ANN: latex-svg packages

Posted on 2020-03-06 by Oleg Grenrus

I occasionally write blog posts with some math. So far I have been using latex-formulae family of packages. This week Andres Löh asked whether \text{\LaTeX} can be rendered as SVGs.

The answer is yes.

The preview CTAN package, and the dvisvgm tool make it very easy. I forked latex-formulae into latex-svg to use above mentioned tools. There are three packages on Hackage now:

To mention some differences between latex-formulae and latex-svg:

  • latex-svg-image uses only latex and dvisvgm, ImageMagick is not required. You don't need to tweak policy.xml to allow rasterization of PostScript. (See this StackOverflow question).

  • latex-svg-image supports global cache (off by default), which speedups hakyll site builds. My blog builds in 20 seconds instead of three minutes with empty cache. I wouldn't worry about space usage too much, the cache contents take 15M after building my blog. which is way less than the size of site executable.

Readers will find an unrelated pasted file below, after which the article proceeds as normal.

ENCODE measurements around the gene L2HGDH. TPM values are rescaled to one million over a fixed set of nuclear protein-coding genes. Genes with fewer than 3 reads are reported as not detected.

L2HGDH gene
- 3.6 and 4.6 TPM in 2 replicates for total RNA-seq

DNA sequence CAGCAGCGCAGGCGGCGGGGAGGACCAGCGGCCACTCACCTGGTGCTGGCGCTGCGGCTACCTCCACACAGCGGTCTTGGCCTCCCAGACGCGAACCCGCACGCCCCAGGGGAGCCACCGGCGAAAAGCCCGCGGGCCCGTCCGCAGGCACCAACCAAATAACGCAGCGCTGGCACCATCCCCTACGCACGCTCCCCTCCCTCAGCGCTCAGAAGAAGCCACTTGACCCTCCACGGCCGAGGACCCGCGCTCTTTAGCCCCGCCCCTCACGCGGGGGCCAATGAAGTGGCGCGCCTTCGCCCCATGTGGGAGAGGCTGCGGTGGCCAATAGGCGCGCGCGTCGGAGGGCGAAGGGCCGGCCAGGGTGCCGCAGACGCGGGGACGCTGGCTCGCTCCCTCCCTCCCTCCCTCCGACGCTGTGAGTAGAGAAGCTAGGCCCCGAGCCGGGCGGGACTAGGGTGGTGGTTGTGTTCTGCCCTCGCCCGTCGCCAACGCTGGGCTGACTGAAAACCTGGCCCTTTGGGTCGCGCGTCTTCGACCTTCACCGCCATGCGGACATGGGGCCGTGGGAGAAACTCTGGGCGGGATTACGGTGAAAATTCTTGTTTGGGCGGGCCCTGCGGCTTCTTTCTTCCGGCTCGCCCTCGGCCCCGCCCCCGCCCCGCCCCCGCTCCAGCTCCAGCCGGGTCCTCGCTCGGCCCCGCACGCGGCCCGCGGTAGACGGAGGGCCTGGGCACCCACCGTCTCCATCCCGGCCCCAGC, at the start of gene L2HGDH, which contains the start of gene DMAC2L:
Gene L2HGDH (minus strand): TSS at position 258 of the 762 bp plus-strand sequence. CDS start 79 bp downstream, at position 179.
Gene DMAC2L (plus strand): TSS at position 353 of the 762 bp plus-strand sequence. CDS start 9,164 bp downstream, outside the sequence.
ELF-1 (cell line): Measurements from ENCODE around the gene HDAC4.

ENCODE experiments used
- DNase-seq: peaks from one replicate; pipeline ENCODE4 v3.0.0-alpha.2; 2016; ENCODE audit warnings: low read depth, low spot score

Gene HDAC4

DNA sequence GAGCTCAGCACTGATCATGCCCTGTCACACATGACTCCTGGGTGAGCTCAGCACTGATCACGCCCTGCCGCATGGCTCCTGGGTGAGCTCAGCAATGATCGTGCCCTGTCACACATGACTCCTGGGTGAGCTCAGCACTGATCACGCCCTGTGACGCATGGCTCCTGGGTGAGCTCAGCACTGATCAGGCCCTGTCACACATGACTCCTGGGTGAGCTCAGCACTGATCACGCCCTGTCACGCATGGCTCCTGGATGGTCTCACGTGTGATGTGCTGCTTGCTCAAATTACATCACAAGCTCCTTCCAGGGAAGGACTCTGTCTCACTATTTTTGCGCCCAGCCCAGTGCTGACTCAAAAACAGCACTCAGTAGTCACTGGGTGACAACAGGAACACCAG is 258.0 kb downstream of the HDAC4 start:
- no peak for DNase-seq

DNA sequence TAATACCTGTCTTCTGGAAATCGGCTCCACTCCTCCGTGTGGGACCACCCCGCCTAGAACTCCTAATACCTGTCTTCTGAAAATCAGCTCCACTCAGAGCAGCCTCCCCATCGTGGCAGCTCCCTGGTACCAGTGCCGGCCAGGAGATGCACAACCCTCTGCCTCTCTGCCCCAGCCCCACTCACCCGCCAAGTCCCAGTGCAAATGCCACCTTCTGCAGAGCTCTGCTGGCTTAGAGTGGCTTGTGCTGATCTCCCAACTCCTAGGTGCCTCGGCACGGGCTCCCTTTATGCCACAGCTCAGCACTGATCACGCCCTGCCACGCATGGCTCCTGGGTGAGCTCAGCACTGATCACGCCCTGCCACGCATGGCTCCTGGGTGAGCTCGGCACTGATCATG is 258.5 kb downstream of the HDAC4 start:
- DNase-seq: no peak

• latex-svg-hakyll has initFormulaCompilerSVGPure variant, which doesn't need IO to be created. You don't need to thread renderFormulae function through. Together with global cache, the perfomance penalty is small.

  • One drawback is that result pages become bigger (and slower). For example a formula-heavy is

    • 576k in size with latex-formulae
    • 2819k in size with latex-svg (almost 5 times larger).

    Rendering SVG images is also more CPU expensive.

Otherwise the API and module names are the same. If you are already a user of latex-formulae you can easily migrate to latex-svg.

At the end few examples. We can type set quadratic formula


or an exponent tower like


or a charterization of equality of real numbers using "downsets"

(x = y) \leftrightarrow (\forall z. (z \le x) \leftrightarrow (z \le y))

from a recent post by Brent Yorgey.

The difference is clearly visible on high-DPI displays, for example mobile devices.

#Update 0.2: Font size and raw tex blocks

As the font-size can be configured, the inline math like x^2 + y^2 looks nicer. Also note that the baseline is taken into account.

For example you can draw tikz-cd diagrams:

\begin{tikzcd} A \arrow[d, "g"] \arrow[r, "f"] & B \arrow[r, "\alpha"] \arrow[d, "\gamma"] & D \arrow[d, "\beta"] \\ C \arrow[r, "h"] & B&39; \arrow[r, "\lambda"] & D&39; \end{tikzcd}

For this to work the Ext_raw_tex pandoc extension should be enabled.

Site proudly generated by Hakyll